Exploit gas reserves to diversify economy, stakeholders tell govt
Stranded gas is essentially commodity is wasted or unused. Estimates of remote or stranded gas reserves range from 40 to 60 per cent of the world’s proven gas reserves.
Specifically, the stakeholders called on the Federal Government to work towards replacing crude oil with gas resources as part of the strategies to diversify the economy.
The industry operators, who gathered at the 16th yearly general meeting of the Nigeria Gas Association on Wednesday, believed that the creative administration of cutting-edge technology, integrated development and application of natural gas infrastructure would be key enablers for Nigeria’s gas industry to realise its full potential.
According to them, it becomes necessary and appropriate for Nigeria to put in place these infrastructure as to develop its vast stranded natural gas reserves to serve the economy, strengthen regional cooperation, and meet expanding demand in the world market.
Speaking on “Harnessing and Monetising the Potential of Stranded Gas Fields: A Key Enabler for Economic and National Growth”, Deputy Director, Gas Monitoring and Regulation, Department of Petroleum Resources (DPR), Engr. Antigha Ekaluo, said that out of the country’s 188TCF of gas reserves, some volumes were stranded.
He disclosed that Nigeria’s gas reserves endowment may be up to 600tcf due to the high proportion of natural gas in the Niger Delta as well as substantial discoveries made in the deep offshore area.
Ekaluo added that Nigeria is currently punching below its weight as the number one gas producer in Africa and seventh in the world, as its huge gas resources continue to remain mostly dormant.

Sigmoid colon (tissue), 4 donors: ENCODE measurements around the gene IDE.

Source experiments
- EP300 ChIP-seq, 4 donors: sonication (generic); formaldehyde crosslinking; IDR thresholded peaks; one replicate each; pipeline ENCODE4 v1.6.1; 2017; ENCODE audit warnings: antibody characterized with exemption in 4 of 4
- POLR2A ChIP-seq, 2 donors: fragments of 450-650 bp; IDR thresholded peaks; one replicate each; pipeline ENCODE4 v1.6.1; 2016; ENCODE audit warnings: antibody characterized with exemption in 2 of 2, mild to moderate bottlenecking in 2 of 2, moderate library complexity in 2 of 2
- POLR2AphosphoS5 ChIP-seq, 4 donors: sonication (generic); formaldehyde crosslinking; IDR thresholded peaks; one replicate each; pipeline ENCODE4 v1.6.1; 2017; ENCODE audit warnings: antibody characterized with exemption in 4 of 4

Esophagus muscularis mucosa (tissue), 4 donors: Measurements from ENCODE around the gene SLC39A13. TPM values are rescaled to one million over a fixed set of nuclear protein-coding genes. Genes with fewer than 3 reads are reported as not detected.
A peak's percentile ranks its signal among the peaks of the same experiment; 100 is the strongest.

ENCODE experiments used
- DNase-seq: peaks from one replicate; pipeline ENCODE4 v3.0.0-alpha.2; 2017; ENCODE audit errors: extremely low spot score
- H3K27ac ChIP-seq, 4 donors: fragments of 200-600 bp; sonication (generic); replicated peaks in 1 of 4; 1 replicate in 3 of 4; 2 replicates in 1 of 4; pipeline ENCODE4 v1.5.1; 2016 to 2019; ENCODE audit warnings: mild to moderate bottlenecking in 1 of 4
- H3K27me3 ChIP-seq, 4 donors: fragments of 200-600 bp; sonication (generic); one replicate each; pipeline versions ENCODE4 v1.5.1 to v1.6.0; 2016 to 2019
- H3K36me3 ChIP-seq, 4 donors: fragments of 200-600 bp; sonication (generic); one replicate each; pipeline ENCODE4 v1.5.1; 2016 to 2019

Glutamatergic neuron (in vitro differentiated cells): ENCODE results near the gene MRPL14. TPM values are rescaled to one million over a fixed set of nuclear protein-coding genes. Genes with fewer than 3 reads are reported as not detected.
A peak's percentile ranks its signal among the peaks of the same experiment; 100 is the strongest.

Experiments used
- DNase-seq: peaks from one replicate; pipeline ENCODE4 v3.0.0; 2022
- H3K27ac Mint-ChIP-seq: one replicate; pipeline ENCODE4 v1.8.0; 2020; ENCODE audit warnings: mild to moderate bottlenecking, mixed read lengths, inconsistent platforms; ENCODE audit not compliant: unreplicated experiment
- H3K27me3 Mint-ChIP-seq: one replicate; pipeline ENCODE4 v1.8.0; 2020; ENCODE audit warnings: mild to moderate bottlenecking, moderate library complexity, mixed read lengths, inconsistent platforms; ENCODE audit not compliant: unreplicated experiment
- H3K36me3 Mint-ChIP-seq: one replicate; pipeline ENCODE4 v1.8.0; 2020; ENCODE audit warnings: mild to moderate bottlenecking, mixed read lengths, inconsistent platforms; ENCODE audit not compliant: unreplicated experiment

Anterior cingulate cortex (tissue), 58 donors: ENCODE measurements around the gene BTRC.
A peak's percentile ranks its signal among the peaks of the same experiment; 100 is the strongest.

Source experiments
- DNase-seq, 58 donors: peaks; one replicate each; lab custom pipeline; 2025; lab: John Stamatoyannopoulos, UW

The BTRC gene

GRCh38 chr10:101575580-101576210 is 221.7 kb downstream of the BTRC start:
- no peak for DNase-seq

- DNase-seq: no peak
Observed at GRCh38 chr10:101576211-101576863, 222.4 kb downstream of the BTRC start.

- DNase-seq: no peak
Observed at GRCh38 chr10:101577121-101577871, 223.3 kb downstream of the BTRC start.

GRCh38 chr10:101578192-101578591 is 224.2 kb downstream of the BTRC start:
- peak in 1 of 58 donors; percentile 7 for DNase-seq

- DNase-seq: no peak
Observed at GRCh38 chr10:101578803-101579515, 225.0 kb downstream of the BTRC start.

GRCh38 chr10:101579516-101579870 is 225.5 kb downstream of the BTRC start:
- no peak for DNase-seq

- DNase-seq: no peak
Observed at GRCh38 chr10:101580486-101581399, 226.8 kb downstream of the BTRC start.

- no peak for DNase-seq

According to Akaluo, similar to oil, the sector aspires to grow the gas resource base aggressively to catalyze growth of the wider national economy
He pointed out the while vast opportunities and high rewards for the development of the industry abound, threats also exist, nonetheless plans are in place to transform these threats into opportunities.
Dwelling on the way forward, he called for the need to facilitate competitive fiscal terms/pricing for gas; facilitate third party access to stranded gas; adopt new technologies geared towards harnessing stranded gas; and deepen market penetration and sustain demand growth.
Others according to him, is to vigorously pursue the completion of gas gathering/utilisation project; pursue alternative funding model for gas infrastructure projects and address gaps in regulatory and commercial framework across the gas value chain.
Former President of the association, Chima Ibeneche, said that the United States which used to be a leading importer of Nigeria’s oil is now approaching self-sufficiency.
Ibeneche added that the consequence is that Nigeria has a decrease in the market demand for our sweet light crude. “Couple with this is the global softening in oil prices with no immediate sign of recovery to the $100 per barrel world. As this reality sinks in, the relative importance of natural gas to the Nigerian economy has increased”, he added.
He disclosed that the revenues from the export of gas has become more significant as receipts from oil” have declined. “The demand gap for gas created by the by the electricity generation sector should be good for stranded gas, though it will require stabilising the recent transformation and privatisation of the electricity sector.
“Additionally there are potential markets for gas in transportation and also in domestic heating and cooling. All these indicate a huge potential market for gas in Nigeria.
“They indeed indicate that gas is certainly complementary to oil in driving Nigeria’s economy; but the potential for major growth and direct impact on the economy is far greater for gas than for oil”.